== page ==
In operation, as the camshaft rotates, engine oil under pressure is supplied to the gallery 33 by a suitable rotary connection (not shown) communicating with the engine oil pump circuit. The oil is discharged radially outwardly from the oil ports 34 for providing lubrication of the cam lobe as it contacts the pad 21 of the rocker arm.
It will be readily apparent that, during the majority of each revolution of the camshaft, the oil discharged from the radial port 34 is discharged freely outwardly into the space surrounding the camshaft. It will thus be apparent to those skilled in the art that a suitable cover housing (not shown) will be required to retain the free discharged oil and return the oil to the engine sump.
Referring again to FIG. 1, a suitable blind bore 36 is provided in the engine cylinder head H for receiving therein the lash adjuster 40. The bore 36 has communicating therewith a suitable oil port 38 which port also communicates with an oil gallery 39 provided in the cylinder head of the engine. The oil gallery 39 is connected by suitable passages (not shown) to the engine oil pressure supply system and thus supplies engine oil under pressure to the hydraulic lash adjuster 40.
Referring now to FIG. 2, the stationary lash adjuster 40 is shown as having a body 41 preferably of cylindrical configuration with a bore 41a having a blind end 41b formed therein and with a plunger means 42 slidably received in the bore in close fitting relationship. The plunger is shown in the preferred form as formed of two pieces, an upper section 43 and a lower section 45, but it will be understood that the plunger means 42 may be made of one piece, if desired. The plunger is preferably made in two sections to permit enlargement of an oil passage therethrough in the region intermediate the ends of the plunger to form a fluid reservoir 42a. The upper section 43 of the plunger has an exterior portion 43a extending outwardly from the body 41 with the end of the plunger having a rounded tip 43b, preferably of spherical radius provided thereon for pivotally engaging the recess 23 in the rocker arm. The remainder of the upper section 43 is slidably received in the bore 41a in a closely fitting relationship. The upper portion of reservoir 44 may, if desired, have a greater transverse dimension in the portion of the section 43 received in the bore, than the transverse dimension of the portion 44 in the exterior portion 43a in order to provide greater capacity to reservoir 42a.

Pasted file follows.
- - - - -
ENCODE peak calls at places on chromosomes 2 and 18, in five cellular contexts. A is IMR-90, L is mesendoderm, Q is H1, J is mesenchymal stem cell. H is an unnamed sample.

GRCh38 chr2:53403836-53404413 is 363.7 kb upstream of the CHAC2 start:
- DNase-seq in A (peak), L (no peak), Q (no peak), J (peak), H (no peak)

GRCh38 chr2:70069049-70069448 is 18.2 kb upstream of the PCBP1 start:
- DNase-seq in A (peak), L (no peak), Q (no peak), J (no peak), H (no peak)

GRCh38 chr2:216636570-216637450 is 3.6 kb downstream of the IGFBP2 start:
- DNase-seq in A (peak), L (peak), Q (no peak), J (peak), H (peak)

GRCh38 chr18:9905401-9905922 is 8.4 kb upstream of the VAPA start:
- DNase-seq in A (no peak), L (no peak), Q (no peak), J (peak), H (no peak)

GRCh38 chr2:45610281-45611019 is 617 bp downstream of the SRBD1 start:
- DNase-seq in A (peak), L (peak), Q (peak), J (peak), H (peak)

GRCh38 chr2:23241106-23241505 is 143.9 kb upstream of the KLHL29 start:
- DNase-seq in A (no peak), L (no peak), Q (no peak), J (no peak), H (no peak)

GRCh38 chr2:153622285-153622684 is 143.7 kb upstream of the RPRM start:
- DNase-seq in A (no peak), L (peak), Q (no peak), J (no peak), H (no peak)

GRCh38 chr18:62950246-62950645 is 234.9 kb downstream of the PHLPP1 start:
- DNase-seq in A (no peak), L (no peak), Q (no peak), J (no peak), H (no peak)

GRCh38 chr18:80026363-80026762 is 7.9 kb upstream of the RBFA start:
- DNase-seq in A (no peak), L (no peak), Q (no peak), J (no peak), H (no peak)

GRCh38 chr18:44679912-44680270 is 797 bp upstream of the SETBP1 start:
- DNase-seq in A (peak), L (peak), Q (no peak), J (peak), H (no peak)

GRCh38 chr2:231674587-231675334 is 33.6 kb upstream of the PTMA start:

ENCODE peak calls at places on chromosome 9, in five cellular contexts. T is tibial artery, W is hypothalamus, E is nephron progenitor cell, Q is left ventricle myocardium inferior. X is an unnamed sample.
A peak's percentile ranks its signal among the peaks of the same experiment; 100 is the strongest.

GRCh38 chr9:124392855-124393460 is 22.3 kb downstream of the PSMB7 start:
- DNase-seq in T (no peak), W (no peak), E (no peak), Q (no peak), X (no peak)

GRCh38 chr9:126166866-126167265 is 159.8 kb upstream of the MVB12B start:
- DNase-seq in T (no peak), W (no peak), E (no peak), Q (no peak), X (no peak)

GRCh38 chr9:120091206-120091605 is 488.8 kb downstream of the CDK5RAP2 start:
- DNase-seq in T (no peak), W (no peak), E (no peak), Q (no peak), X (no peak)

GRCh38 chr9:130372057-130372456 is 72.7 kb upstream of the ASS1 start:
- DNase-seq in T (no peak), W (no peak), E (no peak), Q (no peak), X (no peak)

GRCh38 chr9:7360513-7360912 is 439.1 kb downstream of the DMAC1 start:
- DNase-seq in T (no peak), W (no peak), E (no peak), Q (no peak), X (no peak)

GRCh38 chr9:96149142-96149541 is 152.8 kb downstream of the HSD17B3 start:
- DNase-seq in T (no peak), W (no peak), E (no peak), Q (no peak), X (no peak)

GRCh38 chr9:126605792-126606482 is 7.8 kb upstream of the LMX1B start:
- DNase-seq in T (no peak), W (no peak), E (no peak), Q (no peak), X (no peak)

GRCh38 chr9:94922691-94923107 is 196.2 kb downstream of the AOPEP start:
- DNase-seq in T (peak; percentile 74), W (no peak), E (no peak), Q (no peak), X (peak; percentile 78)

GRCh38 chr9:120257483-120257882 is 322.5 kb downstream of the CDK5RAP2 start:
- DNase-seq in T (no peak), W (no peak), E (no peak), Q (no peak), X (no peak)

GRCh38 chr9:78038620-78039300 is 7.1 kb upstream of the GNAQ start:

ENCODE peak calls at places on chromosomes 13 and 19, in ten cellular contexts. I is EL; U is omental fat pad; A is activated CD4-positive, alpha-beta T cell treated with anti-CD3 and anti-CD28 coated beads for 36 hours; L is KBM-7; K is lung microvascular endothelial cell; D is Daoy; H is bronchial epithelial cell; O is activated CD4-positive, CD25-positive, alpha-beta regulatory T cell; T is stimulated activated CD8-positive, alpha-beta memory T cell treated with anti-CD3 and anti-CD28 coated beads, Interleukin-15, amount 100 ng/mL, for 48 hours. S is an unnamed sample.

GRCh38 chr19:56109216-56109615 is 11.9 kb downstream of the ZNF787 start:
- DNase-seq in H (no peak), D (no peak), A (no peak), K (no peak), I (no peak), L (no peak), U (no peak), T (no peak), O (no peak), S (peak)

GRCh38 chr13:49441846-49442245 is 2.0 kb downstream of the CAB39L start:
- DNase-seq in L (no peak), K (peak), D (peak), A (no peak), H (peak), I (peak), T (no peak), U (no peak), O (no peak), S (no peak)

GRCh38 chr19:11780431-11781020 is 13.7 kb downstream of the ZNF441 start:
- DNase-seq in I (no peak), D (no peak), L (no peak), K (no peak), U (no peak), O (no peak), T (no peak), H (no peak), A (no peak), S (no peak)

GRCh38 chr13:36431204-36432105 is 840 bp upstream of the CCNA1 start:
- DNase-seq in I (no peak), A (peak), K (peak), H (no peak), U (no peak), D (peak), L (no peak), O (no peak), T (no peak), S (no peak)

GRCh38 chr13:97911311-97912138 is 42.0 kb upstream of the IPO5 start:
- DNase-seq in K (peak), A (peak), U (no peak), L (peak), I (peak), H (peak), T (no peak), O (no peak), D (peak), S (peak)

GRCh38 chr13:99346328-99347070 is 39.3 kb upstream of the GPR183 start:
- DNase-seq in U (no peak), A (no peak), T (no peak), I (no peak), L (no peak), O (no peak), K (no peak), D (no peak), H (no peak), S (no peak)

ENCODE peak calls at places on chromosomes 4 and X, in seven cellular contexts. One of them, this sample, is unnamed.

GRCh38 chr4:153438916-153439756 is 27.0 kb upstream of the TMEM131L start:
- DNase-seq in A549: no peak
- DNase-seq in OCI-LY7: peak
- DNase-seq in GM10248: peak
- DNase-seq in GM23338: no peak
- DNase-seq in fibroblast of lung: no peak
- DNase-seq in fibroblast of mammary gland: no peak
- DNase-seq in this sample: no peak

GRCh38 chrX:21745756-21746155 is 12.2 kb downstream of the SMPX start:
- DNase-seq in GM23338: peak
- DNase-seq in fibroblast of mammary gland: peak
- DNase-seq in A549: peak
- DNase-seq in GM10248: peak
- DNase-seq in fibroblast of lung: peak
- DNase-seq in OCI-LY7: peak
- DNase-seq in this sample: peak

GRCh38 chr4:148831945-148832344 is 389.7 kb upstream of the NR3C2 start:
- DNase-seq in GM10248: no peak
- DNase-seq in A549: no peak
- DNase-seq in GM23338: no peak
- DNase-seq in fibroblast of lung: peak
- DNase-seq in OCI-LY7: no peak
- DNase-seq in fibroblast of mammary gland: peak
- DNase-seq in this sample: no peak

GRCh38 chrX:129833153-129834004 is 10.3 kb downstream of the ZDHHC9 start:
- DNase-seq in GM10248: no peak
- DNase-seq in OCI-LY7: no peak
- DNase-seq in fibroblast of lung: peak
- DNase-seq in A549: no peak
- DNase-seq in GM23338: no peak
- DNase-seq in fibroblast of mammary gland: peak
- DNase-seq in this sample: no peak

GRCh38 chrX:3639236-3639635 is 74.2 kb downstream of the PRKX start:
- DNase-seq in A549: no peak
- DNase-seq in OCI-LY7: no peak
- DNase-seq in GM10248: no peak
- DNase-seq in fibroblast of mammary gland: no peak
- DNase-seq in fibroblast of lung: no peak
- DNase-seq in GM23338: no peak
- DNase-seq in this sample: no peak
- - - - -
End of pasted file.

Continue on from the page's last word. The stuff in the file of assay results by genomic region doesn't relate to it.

The lower section 45 abuts the upper section 43. The lower section of the plunger 45 has a passage 45a provided therein which extends longitudinally therethrough. The passage 45a, if desired, may be enlarged in the region of abutment to provide additional capacity to oil reservoir 42a. The end of the lower section 45 of the plunger means 42 forms, in cooperation with the end 41b of the blind bore 41a, a chamber 41c for retaining oil to maintain the plunger position for lash adjustment. A check valve 46 is provided in the end of the passage 45a of the lower section 45 of the plunger means so as to permit one-way flow of oil from the passage 45a through the end of the lower section 45 to the chamber 41b. The passages 44 and 45a each preferably have a minimum transverse dimension equal to approximately one-third the transverse dimension of the plunger.
The check valve 46 preferably has a valve seat 47 formed at the juncture of the passage 45a with the end of the lower section 45 of the plunger means and the valve 46 has a movable member 48, preferably a check ball received therein. The member 48 is movable from a closed position contacting the valve seat 47 to an open position spaced from the valve seat 47. A cage 49 is received over the check ball and serves to retain the ball therein. A bias spring 50 is provided within the case to urge the check ball 48 to a closed position in contact with the valve seat 47. A plunger bias spring 51 is provided in the chamber 41c to register against the end of the lower portion 45 of the plunger means to urge the plunger in a direction away from the blind end 41b of a bore 41a. An annular plunger retainer 53 is provided over the upper end of the body 41 with the exterior portion 43a of the upper plunger section 43 received therethrough, and the retainer 53 serves to retain the plunger means in the body against the bias force of spring 51, when no load is present on the plunger means.
An oil entry port means 55 is provided on the exterior of the body 41. The port means includes a collector groove 56 and an oil entry aperture 57 communicating the collector groove 56 with the bore 41a in the body 41.